Located on Granville Street in downtown Vancouver, The Orpheum Theater is one of the most beautiful concert halls in North America and a cornerstone building in downtown Vancouver.
Built in the 1927, the Orpheum was the biggest theater in Canada when it first opened, with three thousand seats. At the time the theater cost $1.25 million to construct. However by the mid 1930’s the theater had been purchased by Famous Players and converted into a movie theater. For over thirty years this stunning building screened movies and the odd live show.
In 1973, Famous Players decided to gut the interior of the Orpheum and convert it into a multiplex. In response a “Save the Orpheum” public protests and fundraising campaign was launched by Vancouverites to save the much-loved historic theater. One year later, in March 1974, the City of Vancouver purchased the theater for $7.1 million. Nearly half of the money for the purchase was put up by the city itself, with the provincial and federal governments contributing $1.5 million each.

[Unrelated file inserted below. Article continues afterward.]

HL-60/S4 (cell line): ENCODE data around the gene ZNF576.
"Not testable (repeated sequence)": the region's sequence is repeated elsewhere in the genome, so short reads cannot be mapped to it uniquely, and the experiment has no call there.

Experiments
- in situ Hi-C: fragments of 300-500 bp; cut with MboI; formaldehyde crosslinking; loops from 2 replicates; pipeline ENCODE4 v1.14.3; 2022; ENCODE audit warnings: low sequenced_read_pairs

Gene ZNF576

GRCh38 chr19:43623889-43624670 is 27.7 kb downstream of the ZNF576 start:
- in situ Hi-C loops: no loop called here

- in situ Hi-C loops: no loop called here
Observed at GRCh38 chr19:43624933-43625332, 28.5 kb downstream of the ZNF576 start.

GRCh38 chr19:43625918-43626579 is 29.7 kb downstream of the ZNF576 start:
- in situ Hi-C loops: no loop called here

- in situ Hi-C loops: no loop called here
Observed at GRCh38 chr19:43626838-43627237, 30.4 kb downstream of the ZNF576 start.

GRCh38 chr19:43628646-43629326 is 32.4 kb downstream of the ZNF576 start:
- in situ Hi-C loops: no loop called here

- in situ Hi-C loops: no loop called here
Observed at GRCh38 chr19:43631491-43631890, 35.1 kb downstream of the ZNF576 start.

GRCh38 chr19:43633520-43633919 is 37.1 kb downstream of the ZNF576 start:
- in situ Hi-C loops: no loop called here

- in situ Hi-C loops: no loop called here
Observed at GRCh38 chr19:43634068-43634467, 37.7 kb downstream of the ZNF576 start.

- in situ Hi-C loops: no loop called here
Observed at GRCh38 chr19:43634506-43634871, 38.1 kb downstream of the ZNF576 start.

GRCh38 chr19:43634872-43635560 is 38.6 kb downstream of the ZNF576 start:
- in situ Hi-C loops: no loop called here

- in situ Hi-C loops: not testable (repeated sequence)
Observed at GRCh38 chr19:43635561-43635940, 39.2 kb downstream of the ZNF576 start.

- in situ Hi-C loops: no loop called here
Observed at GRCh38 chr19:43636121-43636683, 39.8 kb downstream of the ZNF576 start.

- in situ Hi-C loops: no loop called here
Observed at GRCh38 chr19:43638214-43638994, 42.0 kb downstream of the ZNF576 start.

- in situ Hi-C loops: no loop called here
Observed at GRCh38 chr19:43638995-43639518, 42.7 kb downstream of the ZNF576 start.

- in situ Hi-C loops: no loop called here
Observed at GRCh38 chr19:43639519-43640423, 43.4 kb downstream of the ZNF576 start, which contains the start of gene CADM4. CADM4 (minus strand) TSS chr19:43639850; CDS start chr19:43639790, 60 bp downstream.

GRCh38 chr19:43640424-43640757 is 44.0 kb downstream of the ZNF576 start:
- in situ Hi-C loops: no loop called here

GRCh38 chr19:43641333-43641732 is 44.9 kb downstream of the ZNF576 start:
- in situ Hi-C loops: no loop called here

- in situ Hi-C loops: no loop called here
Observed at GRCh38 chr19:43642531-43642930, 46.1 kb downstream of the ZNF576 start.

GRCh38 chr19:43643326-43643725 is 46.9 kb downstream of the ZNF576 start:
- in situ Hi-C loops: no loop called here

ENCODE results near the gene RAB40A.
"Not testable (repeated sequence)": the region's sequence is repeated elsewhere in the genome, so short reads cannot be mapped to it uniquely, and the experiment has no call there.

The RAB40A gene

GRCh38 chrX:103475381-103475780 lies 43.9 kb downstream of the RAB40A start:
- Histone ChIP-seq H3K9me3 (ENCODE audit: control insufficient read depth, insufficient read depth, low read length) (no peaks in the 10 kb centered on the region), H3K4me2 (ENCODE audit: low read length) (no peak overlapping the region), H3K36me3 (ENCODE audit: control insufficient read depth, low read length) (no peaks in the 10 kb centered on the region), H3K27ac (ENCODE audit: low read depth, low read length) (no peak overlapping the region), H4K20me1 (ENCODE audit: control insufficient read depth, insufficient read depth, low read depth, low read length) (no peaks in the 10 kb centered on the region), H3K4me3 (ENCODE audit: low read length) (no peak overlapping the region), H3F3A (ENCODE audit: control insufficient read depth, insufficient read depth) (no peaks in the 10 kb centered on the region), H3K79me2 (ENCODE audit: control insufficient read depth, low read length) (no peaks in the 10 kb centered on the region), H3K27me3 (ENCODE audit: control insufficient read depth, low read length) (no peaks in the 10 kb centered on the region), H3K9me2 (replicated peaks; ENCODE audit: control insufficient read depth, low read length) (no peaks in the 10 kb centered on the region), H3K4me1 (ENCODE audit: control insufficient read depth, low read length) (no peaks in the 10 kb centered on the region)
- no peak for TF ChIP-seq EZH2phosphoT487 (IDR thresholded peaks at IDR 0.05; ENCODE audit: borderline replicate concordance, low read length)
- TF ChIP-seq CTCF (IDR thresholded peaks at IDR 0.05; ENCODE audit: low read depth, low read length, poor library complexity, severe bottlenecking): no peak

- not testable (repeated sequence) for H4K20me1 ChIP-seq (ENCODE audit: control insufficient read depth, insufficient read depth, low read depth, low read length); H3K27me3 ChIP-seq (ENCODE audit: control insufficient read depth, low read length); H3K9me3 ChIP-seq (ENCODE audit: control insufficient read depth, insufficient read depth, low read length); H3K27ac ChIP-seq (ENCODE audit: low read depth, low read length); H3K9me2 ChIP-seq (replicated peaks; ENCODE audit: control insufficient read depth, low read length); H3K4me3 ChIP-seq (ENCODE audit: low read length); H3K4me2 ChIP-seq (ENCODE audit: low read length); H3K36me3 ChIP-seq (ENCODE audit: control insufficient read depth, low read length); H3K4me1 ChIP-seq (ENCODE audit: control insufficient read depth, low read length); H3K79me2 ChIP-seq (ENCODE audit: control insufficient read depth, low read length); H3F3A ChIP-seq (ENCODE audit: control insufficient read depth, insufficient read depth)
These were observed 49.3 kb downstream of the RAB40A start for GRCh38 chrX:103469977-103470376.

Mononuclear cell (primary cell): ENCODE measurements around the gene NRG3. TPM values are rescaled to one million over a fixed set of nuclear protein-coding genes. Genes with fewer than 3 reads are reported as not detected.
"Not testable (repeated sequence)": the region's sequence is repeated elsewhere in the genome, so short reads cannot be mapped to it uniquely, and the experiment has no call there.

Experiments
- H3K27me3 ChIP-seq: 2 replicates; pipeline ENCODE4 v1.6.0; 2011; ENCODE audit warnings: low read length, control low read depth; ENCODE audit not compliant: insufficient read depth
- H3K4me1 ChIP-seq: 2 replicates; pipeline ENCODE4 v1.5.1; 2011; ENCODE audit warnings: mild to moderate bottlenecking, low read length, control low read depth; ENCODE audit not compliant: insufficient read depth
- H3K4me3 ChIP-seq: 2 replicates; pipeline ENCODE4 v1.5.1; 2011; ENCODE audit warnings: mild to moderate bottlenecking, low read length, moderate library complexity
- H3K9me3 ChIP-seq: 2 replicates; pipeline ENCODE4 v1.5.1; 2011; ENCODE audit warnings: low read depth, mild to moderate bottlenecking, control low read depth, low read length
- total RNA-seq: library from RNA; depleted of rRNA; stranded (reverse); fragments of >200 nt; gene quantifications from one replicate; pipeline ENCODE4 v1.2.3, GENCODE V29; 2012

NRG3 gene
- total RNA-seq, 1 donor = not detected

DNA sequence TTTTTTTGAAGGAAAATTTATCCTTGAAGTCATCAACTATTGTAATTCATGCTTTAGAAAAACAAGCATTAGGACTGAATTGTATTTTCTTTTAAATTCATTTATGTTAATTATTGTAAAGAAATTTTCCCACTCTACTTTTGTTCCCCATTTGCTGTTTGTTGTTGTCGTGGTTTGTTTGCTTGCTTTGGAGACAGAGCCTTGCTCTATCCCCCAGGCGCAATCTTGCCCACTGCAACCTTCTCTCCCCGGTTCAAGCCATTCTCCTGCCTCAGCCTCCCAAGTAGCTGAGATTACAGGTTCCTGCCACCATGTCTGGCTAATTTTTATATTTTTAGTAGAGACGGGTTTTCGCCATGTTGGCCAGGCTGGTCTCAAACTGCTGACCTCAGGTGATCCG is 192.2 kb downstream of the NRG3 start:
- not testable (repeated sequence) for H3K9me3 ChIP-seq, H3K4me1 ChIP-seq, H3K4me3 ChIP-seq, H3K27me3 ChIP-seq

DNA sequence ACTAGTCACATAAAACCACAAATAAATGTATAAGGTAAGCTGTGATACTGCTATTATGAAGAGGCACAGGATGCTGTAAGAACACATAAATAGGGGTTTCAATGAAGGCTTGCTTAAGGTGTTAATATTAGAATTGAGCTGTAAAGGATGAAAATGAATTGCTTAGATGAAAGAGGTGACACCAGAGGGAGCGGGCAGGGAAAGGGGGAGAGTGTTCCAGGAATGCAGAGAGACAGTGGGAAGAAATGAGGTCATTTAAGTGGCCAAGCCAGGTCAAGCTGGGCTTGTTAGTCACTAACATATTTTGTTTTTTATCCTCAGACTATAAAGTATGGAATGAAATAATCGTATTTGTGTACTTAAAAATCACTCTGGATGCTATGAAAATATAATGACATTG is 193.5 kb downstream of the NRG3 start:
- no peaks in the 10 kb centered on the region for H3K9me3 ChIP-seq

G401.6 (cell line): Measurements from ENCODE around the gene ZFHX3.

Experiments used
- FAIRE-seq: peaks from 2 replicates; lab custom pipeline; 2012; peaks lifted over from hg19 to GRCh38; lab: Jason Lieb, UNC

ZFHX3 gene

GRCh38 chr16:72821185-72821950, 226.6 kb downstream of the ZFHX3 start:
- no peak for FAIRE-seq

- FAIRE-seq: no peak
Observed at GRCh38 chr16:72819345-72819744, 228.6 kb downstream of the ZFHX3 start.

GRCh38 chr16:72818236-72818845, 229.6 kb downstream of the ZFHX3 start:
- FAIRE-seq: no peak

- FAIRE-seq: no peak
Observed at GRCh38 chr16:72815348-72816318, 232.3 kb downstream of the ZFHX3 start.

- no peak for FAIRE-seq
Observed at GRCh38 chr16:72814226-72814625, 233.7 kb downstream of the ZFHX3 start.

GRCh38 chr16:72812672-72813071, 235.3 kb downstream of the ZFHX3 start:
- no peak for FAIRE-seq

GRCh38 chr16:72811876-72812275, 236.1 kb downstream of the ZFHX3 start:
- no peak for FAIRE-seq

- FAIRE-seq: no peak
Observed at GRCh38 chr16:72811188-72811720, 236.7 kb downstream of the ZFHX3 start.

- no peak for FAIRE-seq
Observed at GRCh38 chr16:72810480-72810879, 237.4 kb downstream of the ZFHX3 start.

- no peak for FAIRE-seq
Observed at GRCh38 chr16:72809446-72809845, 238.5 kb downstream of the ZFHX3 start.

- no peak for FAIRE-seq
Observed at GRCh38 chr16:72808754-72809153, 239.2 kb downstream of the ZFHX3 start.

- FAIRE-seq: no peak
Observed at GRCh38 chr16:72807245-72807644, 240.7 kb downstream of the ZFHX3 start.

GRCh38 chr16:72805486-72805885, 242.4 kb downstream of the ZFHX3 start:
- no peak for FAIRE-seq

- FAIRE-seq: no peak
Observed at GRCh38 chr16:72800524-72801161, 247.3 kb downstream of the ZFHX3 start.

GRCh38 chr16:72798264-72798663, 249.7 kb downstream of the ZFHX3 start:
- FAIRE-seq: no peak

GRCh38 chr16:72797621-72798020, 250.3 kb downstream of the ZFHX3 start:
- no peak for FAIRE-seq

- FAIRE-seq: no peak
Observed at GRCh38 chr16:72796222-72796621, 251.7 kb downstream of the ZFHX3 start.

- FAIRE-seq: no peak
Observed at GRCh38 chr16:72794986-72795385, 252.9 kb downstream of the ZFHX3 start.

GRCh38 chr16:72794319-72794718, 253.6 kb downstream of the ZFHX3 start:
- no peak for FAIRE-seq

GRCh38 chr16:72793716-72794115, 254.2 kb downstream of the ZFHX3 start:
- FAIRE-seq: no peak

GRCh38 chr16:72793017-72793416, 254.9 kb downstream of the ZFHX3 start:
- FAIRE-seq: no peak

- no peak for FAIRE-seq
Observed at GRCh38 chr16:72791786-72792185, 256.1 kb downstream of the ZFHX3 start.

The Orpheum closed in Ovember 1975 to undergo renovation and restoration work. It reopened in April 1977 and has since been the permanent home to the Vancouver Symphony Orchestra. Tony Heinsbergen, the US designer who originally chose the colour scheme for the theater’s interior was brought back, fifty years later, to aid in the renovation. In 1979 the Orpheum was designated a National Historic Site of Canada.
In 1982, plans were made to auction off the Orpheum’s famous neon sign, which had fallen into a state of disrepair, when BC business magnet and billionaire Jim Pattison stepped in and had the sign replaced. Recently, the Orpheum’s exterior and neon sign have been used in several episodes of the science-fiction series Battlestar Galactica and Fringe.
Whether simply admiring the Orpheum from the outside during a stroll through downtown Vancouver, it is nestled among the city’s best shopping artery, or taking in a concert within it’s stunning interior, the Orpheum is a vital aspect of Vancouver that visitors to the city can’t miss.
For more information about getting inside the Orpheum, visit the Tourism Vancouver website here.